Today
Fri 19 July 2019
Subscribe

Football’s European governing body has acted quickly to support Spanish police investigating match-fixing and money laundering. Now matches across Europe are under scrutiny.

UEFA officials have asked gambling firms for further information on suspicious betting patterns linked to football matches across seven more countries – including the UK – following a major police operation in Spain, Byline Times has learned.

The move by UEFA – which says it is determined to clampdown on football corruption – came within hours of police raids in Spain on 28 May [check] which ended with eleven people arrested for their alleged links to an organised criminal group (OCG) suspected of football match-fixing and money laundering.

NYON, SWITZERLAND – DECEMBER 12, 2018: The UEFA Headquarters. Valery Sharifulin/TASS

A source familiar with the Spanish police investigation, dubbed “Operation Oikos”, told Byline Times: ‘UEFA has already contacted sports betting industry representatives, including the International Betting Integrity Association (IBIA), to discuss any further concerns about suspicious bets across Europe. Specifically, they have also asked betting companies to reassess past activity involving teams at the centre of the current police investigation in Spain.’

Those arrested under Operation Oikos include two former players at the world’s biggest football club, Real Madrid: Raul Bravo and Borja Fernandez.

Those arrested under Operation Oikos include two former players at the world’s biggest football club, Real Madrid: Raul Bravo and Borja Fernandez. Other arrested include current Deportivo La Coruna player Inigo Lopez, former Seville forward Carlos Aranda, and the current president of Spanish second-tier club SD Huesca, Agustin Lasaosa. None of the matches currently being investigated by the Oikos team involved Real Madrid, but at least one SD Huesca fixture is under investigation.

The arrested men deny wrongdoing. A lawyer for SD Huesca said the club would assist the police investigation and had “no concern”.

Suspicious Gambling Activity in Seven Countries

The Oikos arrests followed, in part, from tip-offs within the sports gambling industry, which has developed specialist software designed to detect suspicious gambling activity. Spanish police were supported throughout their investigation – dubbed “Operation Oikos” – by investigators at Europol. Officials at La Liga also assisted with information.

La Liga president, Javier Tebas, said: ‘The most important thing is to end corruption in football.’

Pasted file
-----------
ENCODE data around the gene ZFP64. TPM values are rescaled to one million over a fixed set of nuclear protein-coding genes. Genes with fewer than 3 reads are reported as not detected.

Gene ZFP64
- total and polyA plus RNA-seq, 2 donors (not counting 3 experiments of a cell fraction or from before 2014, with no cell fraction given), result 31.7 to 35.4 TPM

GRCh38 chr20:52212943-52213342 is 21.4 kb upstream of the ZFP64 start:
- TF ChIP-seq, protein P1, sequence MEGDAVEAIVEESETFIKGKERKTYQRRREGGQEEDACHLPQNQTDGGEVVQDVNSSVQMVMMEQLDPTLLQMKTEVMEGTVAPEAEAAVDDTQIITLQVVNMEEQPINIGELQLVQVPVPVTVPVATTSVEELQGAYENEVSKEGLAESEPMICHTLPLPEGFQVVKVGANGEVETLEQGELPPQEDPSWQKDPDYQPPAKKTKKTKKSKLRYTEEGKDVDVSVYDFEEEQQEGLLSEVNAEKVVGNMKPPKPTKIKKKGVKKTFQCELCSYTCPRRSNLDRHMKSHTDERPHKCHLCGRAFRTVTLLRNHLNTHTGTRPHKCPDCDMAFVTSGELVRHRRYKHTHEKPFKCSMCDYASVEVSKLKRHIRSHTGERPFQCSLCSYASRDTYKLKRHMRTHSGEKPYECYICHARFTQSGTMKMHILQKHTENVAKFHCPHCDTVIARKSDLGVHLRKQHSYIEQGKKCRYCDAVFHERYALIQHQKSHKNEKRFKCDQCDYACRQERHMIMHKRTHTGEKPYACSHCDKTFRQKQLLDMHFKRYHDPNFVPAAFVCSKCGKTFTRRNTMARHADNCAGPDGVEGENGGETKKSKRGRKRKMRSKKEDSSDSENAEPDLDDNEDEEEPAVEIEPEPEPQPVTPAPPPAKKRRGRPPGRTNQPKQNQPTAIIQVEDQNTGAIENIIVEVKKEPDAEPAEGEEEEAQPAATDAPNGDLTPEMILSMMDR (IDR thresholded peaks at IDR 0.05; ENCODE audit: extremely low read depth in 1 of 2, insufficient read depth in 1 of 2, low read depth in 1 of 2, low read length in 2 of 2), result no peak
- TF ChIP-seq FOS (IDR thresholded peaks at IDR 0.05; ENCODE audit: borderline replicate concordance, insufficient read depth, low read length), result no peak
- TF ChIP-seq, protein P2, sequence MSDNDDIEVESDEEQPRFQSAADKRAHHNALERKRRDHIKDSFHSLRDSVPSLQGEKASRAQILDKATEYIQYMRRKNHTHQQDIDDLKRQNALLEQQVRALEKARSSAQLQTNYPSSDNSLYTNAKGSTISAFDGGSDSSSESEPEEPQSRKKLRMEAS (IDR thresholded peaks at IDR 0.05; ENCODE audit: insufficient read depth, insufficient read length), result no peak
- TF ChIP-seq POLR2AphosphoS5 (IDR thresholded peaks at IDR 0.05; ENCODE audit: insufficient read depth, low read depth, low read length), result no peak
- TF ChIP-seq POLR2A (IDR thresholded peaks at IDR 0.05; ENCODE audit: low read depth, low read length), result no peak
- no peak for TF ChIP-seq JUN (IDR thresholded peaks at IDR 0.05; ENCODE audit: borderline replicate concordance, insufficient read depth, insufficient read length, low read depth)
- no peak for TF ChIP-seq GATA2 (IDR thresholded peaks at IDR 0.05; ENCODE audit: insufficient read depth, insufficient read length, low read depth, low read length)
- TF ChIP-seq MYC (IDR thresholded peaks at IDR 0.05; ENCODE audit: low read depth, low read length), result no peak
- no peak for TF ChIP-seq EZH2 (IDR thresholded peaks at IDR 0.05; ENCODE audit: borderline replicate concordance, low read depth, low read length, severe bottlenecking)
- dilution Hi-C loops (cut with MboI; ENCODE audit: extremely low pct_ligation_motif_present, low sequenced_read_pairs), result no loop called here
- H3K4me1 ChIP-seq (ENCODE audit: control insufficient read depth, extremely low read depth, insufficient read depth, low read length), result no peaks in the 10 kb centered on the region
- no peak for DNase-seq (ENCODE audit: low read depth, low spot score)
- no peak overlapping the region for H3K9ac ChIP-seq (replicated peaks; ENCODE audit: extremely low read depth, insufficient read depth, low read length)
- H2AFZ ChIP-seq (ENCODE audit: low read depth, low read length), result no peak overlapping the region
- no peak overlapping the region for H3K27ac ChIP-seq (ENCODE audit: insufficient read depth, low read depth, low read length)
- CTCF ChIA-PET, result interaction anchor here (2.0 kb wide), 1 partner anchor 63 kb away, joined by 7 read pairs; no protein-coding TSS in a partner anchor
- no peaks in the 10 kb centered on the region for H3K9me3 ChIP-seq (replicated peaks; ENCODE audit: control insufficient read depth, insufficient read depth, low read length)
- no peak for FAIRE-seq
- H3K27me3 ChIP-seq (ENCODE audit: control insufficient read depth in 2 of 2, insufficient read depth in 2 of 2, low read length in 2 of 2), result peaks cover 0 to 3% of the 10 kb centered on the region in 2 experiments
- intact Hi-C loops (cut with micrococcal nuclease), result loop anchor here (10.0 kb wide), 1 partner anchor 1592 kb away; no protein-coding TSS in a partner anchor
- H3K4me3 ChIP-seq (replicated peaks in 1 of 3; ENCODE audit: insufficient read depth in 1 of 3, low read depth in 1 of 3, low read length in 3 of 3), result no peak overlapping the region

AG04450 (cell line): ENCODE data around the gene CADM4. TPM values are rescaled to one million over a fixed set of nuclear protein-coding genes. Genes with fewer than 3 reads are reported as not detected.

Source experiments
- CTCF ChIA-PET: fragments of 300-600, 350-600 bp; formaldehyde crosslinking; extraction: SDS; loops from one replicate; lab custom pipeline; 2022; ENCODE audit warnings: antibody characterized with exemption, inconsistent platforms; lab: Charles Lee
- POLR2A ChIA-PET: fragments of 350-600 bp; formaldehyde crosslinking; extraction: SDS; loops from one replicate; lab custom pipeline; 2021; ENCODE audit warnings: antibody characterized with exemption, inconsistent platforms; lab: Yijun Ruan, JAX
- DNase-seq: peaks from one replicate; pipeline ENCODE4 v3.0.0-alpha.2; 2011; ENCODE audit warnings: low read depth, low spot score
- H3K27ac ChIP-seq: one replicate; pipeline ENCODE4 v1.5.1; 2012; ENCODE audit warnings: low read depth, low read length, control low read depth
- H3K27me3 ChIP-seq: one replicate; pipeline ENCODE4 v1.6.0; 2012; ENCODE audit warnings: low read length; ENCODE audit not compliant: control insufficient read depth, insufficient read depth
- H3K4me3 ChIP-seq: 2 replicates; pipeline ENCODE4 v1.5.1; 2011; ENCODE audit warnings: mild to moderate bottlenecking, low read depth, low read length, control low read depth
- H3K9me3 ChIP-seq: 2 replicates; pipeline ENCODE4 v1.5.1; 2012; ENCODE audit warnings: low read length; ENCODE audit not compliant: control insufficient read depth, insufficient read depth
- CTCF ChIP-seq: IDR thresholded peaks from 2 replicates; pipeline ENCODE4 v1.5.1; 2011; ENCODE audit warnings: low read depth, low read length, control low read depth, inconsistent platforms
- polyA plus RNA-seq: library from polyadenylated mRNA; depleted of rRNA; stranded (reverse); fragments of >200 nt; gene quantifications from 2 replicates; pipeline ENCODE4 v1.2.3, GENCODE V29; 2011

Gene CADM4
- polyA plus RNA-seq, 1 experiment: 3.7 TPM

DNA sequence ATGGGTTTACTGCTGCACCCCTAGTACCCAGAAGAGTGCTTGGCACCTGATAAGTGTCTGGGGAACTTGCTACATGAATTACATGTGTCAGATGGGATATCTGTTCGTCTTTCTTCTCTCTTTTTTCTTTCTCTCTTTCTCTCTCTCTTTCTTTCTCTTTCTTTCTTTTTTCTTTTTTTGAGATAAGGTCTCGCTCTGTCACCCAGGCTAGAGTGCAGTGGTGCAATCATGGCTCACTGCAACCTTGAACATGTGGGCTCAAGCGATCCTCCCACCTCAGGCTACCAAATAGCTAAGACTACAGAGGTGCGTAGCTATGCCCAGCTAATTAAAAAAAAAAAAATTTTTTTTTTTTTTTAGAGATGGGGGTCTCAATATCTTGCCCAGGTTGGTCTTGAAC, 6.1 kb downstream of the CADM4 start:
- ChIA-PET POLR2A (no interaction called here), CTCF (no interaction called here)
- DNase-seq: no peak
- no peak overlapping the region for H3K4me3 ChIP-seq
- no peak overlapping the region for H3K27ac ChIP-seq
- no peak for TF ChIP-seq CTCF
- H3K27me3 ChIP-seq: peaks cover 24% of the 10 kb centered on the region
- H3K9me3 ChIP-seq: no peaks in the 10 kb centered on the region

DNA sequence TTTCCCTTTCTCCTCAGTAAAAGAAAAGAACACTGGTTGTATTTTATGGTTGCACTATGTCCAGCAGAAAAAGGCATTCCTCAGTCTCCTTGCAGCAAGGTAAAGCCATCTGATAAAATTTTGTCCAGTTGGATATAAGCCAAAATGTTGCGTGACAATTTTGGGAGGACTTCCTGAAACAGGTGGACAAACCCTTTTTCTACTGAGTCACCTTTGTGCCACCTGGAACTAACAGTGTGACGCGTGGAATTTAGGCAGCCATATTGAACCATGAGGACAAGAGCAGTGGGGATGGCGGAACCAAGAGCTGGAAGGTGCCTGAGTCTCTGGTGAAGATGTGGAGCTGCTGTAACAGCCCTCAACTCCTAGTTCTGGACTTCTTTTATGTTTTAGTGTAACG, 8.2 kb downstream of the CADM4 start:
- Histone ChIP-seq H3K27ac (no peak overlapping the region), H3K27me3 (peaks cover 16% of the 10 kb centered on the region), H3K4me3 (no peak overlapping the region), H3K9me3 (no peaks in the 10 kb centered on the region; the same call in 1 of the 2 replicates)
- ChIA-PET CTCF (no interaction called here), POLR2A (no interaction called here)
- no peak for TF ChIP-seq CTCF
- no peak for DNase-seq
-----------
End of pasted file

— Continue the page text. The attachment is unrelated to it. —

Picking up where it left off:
Operation Oikos detectives are heavily focused on several matches played across the top three divisions in Spain since the 2015-16 season. At least one top-division match, the 2018 fixture between Valladolid and Valencia, is under scrutiny. One second-tier match under investigation attracted 14 times the average number of bets usually placed on such fixtures.

The anti-corruption platform identified a further seven countries in which football matches were at the centre of suspicious betting activity during the first quarter of 2019… Czech Republic, Cyprus, Greece, Kosovo, Malta, Serbia and the UK.

However the IBIA, which represents regulated betting operators across the world, reported this week that its anti-corruption platform identified a further seven countries in which football matches were at the centre of suspicious betting activity during the first quarter of 2019.

The counties involved are: Czech Republic, Cyprus, Greece, Kosovo, Malta, Serbia and the UK.

It is not yet known whether any of the 2019 suspicious bets form part of further police investigations across Europe.

IF YOU LIKE THIS ARTICLE
HELP US PAY MORE GREAT JOURNALISTS AND WRITERS

Subscribe for the next six editions to your door for £11.40
• digital edition • monthly Byline Times News Club meetings

sign up at bylinetimes.com/subscribe/ or email info@bylinetimes.com

The IBIA reports suspicious sports betting activity to the relevant sports governing body, as well as the betting industry’s regulator. The integrity initiative has been developed over the past decade, as increasingly sophisticated OCGs have targeted Europe’s cash-rich sports sector as a method of match-fixing and money laundering.

In recent years, other major police operations in Spain and Portugal led to the arrest of OCG members linked to at least two Russian mafias: the Solntsevskaya and Izmailovskaya.

Detectives working on Operation Oikos have revealed that some of the suspicious bets they are investigating were placed using Ukrainian and Chinese currencies.

More stories filed under Kick Back

More stories filed under Reportage